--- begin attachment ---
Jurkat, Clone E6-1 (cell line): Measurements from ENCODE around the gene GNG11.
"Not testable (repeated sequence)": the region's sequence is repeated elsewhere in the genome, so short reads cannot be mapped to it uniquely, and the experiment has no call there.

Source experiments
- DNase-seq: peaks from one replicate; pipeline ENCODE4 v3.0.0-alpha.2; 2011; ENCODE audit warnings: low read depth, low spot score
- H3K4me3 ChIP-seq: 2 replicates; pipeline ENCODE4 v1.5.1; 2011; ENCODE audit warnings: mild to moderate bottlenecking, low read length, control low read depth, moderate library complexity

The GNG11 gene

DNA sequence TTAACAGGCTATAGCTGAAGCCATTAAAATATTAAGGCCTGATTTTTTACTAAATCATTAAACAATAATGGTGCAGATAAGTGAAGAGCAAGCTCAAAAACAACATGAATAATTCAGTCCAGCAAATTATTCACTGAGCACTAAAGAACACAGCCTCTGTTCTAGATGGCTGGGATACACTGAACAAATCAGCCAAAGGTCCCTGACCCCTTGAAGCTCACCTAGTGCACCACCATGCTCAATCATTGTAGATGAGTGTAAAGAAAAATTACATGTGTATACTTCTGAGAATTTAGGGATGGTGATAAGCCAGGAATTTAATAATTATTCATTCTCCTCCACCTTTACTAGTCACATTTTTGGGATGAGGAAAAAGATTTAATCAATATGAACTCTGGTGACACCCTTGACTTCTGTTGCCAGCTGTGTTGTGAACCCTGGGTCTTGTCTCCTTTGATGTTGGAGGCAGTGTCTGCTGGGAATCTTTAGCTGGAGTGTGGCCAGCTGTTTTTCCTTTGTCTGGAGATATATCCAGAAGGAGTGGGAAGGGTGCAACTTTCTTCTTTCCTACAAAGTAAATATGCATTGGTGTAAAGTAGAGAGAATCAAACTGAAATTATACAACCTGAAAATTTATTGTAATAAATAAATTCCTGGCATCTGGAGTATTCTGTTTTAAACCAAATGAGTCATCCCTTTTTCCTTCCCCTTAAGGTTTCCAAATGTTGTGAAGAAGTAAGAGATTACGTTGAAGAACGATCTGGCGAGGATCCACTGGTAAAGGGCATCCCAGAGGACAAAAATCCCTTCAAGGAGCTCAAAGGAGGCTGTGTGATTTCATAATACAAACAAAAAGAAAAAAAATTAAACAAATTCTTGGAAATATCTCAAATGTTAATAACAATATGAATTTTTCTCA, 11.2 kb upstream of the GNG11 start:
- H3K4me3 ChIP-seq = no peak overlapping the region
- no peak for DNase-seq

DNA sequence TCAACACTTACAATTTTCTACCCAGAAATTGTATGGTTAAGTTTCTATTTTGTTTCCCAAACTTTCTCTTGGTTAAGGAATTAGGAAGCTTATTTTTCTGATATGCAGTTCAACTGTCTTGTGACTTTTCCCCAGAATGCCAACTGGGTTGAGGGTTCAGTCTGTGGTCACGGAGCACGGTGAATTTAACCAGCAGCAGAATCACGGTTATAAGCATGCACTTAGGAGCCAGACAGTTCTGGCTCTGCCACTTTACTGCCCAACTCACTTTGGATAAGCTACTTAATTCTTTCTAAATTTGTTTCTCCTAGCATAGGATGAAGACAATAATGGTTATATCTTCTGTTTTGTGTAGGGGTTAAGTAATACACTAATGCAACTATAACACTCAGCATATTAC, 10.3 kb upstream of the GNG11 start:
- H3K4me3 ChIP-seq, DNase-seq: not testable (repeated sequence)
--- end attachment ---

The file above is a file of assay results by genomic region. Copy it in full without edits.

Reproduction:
Jurkat, Clone E6-1 (cell line): Measurements from ENCODE around the gene GNG11.
"Not testable (repeated sequence)": the region's sequence is repeated elsewhere in the genome, so short reads cannot be mapped to it uniquely, and the experiment has no call there.

Source experiments
- DNase-seq: peaks from one replicate; pipeline ENCODE4 v3.0.0-alpha.2; 2011; ENCODE audit warnings: low read depth, low spot score
- H3K4me3 ChIP-seq: 2 replicates; pipeline ENCODE4 v1.5.1; 2011; ENCODE audit warnings: mild to moderate bottlenecking, low read length, control low read depth, moderate library complexity

The GNG11 gene

DNA sequence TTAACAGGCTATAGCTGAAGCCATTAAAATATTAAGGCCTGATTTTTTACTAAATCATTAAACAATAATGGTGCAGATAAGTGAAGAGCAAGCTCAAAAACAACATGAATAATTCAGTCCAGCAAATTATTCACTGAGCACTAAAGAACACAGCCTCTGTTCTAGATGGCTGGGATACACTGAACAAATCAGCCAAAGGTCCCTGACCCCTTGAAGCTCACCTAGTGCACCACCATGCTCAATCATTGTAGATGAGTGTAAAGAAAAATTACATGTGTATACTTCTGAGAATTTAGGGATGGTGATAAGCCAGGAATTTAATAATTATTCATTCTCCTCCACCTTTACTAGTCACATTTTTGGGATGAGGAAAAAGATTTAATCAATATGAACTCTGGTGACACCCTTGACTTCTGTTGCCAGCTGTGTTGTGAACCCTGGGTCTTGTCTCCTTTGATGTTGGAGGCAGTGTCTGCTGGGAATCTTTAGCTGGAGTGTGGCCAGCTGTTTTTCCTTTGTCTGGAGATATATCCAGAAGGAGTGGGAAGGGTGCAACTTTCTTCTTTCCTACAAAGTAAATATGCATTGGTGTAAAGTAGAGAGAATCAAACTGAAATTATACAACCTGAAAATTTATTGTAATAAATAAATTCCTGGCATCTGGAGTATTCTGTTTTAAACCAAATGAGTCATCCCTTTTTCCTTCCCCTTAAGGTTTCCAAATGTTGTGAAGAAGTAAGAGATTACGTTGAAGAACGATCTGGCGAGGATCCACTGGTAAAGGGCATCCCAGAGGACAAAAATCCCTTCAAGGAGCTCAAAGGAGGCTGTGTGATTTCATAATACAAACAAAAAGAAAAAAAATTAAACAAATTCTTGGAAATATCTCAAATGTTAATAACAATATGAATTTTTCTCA, 11.2 kb upstream of the GNG11 start:
- H3K4me3 ChIP-seq = no peak overlapping the region
- no peak for DNase-seq

DNA sequence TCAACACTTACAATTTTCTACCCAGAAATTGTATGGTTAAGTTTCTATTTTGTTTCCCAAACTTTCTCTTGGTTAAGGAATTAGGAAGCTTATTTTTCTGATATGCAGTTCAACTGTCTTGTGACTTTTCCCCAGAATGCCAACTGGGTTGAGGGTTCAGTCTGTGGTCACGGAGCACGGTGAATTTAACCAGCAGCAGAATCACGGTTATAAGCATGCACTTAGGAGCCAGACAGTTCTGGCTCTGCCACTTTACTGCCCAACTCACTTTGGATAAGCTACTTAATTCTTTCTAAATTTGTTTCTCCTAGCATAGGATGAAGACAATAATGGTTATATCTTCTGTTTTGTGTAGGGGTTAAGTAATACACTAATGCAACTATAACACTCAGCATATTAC, 10.3 kb upstream of the GNG11 start:
- H3K4me3 ChIP-seq, DNase-seq: not testable (repeated sequence)